Today’s contracts support several novel technologies, some that use RT-PCR, a sensitive way to qualitatively detect nucleic acid from SARS-CoV-2. Included is a portable, battery-powered RT-PCR device that gives accurate results in 15 minutes, and a portable mini-lab with reagent flexibility that can perform RT-PCR assays in community hospitals and clinics in underserved, rural populations.
Additional technologies include a lateral-flow immunoassay test strip that can be read without specialized equipment and a sample concentrating method that significantly improves the sensitivity and performance of many different types of tests. Five high-throughput laboratories will provide an expanded network of coverage for fast-turnaround laboratory tests in regions of national need. Each of these labs will manage the collection, analysis, and reporting of tens of thousands of tests per day at each site, significantly expanding national testing in September.
“Many of these tests incorporate innovations that have moved from research labs to the point of care with unprecedented speed,” said Bruce Tromberg, Ph.D., director of the National Institute of Biomedical Imaging and Bioengineering and lead for RADx Tech, one of four programs of the NIH RADx initiative. “That process normally takes years, but RADx has brought together key experts in technology, medicine and commercialization to bring new tests to market in only five to six months.”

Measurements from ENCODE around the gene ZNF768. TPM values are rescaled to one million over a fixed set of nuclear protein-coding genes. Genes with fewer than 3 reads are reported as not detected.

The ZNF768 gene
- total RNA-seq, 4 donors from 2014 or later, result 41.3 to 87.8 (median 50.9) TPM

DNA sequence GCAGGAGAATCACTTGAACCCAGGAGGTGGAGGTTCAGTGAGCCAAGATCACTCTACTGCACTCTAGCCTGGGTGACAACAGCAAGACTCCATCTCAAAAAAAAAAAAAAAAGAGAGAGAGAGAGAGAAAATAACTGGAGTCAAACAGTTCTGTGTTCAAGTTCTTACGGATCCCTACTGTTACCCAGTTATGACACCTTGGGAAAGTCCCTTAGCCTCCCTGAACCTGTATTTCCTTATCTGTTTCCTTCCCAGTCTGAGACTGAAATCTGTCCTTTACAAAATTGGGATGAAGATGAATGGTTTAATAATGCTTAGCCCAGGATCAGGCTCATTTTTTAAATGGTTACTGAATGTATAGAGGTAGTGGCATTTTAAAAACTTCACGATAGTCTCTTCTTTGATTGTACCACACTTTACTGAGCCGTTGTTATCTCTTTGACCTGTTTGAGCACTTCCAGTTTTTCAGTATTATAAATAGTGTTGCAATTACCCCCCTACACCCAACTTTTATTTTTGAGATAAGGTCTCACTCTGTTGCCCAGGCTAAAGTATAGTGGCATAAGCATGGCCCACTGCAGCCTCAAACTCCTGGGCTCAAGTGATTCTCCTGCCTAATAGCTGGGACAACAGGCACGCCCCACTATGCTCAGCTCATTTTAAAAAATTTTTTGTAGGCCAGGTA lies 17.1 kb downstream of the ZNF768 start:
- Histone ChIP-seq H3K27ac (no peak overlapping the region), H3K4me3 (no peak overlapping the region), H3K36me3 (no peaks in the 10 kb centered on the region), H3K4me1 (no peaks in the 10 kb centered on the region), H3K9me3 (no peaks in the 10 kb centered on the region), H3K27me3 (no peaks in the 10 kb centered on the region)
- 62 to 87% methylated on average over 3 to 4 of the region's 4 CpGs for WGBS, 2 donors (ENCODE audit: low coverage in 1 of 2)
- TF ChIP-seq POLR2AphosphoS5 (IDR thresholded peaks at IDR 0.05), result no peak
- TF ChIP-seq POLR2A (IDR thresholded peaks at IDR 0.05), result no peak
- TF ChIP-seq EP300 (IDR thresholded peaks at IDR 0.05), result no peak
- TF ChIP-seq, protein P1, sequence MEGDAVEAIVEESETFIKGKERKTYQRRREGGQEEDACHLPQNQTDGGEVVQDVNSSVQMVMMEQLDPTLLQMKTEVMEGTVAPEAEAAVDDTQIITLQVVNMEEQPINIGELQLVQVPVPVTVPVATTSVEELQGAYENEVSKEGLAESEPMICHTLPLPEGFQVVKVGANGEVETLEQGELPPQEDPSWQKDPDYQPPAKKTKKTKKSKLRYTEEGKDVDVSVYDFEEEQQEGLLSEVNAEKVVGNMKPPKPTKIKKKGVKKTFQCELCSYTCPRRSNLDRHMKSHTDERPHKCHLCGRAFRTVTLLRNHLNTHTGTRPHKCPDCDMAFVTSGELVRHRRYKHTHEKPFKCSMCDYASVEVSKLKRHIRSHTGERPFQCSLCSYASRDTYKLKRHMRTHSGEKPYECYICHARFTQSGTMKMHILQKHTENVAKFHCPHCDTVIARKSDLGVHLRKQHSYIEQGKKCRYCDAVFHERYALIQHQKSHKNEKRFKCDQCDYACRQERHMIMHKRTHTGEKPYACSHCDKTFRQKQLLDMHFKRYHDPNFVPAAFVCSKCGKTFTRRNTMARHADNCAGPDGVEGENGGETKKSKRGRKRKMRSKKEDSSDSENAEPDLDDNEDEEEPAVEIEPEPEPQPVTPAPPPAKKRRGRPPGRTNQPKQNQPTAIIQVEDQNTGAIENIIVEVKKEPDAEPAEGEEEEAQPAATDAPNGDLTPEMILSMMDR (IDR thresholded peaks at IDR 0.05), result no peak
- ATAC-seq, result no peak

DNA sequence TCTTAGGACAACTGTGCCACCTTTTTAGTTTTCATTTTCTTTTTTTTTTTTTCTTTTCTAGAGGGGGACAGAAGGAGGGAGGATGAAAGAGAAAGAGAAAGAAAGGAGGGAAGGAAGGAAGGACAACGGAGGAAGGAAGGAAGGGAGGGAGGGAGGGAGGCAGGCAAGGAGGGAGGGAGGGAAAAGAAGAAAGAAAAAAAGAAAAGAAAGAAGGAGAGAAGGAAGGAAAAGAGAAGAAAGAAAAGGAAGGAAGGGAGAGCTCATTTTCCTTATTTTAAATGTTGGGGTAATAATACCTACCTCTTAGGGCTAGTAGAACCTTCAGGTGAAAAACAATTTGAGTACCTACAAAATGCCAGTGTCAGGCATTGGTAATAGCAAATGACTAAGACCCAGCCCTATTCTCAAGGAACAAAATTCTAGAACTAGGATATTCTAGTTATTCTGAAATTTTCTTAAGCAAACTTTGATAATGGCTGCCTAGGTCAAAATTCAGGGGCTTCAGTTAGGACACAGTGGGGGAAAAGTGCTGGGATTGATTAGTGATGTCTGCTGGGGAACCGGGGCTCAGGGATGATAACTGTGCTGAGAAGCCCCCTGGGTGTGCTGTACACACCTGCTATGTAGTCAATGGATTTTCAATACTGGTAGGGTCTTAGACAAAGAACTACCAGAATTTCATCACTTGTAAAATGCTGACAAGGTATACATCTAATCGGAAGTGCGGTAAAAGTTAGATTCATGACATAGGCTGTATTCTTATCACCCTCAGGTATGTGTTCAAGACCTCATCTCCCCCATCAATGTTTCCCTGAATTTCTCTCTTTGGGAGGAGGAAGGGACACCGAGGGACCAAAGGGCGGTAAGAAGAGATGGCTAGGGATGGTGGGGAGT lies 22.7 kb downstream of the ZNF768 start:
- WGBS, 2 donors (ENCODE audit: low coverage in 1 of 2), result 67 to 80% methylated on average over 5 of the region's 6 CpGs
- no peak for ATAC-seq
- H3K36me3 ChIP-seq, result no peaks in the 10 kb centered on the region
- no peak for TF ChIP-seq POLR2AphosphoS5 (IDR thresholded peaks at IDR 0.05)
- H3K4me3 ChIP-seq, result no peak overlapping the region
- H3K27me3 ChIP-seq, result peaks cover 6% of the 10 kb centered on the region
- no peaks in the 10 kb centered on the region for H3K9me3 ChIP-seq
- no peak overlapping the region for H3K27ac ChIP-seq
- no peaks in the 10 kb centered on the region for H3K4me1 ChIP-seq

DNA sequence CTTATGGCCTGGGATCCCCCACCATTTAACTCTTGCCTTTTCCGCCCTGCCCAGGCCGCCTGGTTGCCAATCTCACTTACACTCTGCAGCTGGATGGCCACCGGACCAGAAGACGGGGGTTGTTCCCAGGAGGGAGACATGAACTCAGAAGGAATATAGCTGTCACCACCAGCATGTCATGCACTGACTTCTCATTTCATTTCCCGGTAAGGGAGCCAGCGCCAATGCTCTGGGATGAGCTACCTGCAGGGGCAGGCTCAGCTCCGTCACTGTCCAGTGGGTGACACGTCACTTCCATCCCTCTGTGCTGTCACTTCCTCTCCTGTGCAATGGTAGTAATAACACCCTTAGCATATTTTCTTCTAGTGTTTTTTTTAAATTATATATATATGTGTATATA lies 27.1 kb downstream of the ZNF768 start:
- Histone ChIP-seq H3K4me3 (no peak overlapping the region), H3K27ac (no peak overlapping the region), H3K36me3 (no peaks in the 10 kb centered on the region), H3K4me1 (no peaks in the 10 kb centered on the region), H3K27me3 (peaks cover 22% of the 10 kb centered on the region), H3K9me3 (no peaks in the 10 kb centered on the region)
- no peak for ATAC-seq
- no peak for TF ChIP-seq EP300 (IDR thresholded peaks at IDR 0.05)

NIH is developing and supporting this diverse group of tests to meet the needs of different communities. Factors such as speed, cost, accessibility and technical performance are key considerations for RADx support. These new technologies collectively will significantly increase the number, type and availability of tests by millions per week by this fall.
“The opportunity to scale up high-throughput laboratories and rapid point-of-care tests to meet the needs of communities all around the country is critical,” said Rick Bright, Ph.D., senior advisor to the NIH director and lead for the RADx-Advanced Technology Platforms program. “The RADx initiative reflects the scientific ingenuity, technical diversity and logistical capabilities of the private sector at its finest.”